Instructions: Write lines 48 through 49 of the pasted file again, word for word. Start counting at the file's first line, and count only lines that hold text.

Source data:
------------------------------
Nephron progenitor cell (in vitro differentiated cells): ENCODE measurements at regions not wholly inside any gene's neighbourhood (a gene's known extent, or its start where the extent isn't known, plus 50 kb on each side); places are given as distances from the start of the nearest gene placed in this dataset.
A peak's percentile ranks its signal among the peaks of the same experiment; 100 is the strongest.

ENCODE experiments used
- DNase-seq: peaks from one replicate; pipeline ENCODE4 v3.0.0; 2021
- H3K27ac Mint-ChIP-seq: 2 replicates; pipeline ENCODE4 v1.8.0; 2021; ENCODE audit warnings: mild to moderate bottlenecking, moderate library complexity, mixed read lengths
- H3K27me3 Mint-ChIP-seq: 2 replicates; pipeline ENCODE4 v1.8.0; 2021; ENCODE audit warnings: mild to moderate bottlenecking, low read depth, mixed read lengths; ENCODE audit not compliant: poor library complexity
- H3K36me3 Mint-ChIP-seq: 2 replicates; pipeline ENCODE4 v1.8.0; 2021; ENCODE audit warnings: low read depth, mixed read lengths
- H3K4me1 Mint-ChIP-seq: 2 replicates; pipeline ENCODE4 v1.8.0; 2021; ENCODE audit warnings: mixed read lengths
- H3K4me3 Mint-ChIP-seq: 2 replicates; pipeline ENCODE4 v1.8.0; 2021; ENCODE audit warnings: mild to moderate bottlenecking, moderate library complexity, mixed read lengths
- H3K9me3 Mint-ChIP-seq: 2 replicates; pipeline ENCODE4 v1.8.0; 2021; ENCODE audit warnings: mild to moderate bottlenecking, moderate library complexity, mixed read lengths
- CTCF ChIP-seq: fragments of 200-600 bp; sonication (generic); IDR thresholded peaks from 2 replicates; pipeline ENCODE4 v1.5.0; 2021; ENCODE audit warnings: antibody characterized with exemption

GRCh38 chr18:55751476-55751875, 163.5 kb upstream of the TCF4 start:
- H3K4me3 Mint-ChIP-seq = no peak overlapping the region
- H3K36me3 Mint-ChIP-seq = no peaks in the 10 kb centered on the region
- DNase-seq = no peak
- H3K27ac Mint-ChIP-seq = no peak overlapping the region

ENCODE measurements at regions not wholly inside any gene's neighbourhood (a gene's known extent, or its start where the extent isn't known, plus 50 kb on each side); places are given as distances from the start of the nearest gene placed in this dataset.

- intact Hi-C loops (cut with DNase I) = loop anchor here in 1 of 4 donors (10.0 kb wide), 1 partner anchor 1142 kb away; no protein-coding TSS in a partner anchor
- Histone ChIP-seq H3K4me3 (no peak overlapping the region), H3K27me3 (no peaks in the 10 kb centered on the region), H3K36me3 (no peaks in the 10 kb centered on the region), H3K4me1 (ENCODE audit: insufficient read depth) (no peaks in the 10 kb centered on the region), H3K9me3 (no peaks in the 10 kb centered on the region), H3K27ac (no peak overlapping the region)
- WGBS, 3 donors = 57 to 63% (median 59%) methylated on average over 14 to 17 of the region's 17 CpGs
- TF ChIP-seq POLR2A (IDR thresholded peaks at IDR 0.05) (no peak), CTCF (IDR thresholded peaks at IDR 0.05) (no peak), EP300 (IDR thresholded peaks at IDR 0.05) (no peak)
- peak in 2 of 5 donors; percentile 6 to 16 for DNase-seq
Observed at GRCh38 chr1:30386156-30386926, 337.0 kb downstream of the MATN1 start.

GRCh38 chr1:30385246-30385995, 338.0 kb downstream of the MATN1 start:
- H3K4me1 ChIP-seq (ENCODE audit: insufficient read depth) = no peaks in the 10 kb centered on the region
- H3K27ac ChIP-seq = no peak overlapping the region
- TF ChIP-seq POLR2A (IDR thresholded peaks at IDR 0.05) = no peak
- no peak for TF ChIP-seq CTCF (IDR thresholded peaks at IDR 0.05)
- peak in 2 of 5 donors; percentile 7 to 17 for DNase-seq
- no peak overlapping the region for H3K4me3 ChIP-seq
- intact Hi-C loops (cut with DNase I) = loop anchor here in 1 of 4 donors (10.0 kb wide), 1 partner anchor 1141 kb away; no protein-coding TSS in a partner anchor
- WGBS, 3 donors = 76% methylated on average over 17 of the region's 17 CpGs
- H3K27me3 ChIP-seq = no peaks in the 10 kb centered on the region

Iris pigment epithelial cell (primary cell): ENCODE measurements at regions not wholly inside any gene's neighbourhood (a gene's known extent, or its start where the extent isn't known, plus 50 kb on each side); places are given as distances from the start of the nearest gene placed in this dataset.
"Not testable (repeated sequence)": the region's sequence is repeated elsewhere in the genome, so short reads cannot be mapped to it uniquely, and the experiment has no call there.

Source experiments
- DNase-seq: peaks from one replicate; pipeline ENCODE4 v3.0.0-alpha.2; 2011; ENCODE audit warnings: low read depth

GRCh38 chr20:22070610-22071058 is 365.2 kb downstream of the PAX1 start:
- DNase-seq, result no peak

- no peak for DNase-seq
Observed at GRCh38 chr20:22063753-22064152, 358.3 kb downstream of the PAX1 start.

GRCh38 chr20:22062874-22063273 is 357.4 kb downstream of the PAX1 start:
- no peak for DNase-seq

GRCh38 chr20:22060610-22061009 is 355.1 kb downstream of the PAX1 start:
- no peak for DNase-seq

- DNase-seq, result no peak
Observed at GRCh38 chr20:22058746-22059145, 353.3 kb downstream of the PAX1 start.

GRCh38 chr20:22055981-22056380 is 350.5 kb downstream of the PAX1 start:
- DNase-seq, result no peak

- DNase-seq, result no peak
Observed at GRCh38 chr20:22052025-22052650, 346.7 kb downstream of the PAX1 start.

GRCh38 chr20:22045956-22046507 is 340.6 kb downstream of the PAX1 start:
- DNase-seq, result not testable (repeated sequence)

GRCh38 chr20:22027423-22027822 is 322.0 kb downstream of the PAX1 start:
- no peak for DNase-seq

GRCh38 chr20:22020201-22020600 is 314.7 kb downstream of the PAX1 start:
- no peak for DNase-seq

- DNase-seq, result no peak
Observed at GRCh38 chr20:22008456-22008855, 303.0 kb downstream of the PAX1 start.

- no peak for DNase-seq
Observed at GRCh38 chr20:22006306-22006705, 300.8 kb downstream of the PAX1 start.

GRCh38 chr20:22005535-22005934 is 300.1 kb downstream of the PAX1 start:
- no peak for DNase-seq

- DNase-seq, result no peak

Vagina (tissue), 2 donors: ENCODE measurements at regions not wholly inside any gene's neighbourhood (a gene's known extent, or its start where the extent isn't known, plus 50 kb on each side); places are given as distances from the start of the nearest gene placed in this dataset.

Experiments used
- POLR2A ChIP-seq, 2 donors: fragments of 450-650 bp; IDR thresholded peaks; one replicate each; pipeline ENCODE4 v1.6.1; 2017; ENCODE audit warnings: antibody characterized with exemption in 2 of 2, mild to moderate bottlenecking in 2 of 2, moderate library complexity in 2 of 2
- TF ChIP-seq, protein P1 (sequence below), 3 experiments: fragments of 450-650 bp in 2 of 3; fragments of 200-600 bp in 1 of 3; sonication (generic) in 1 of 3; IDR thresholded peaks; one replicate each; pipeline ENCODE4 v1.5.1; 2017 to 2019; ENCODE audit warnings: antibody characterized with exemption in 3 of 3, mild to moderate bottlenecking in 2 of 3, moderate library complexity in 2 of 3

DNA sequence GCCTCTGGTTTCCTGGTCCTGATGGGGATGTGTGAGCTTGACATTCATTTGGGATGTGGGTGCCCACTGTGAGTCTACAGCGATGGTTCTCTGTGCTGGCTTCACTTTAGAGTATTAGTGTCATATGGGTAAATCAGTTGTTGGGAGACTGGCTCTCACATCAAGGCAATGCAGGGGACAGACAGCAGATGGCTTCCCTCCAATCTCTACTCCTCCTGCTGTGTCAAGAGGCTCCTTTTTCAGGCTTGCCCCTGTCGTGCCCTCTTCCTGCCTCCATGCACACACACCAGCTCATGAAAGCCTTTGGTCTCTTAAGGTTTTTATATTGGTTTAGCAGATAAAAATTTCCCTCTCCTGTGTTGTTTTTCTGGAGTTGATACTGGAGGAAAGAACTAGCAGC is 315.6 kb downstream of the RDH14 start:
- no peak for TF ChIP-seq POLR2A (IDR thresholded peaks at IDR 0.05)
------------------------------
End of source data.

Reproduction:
GRCh38 chr20:22055981-22056380 is 350.5 kb downstream of the PAX1 start:
- DNase-seq, result no peak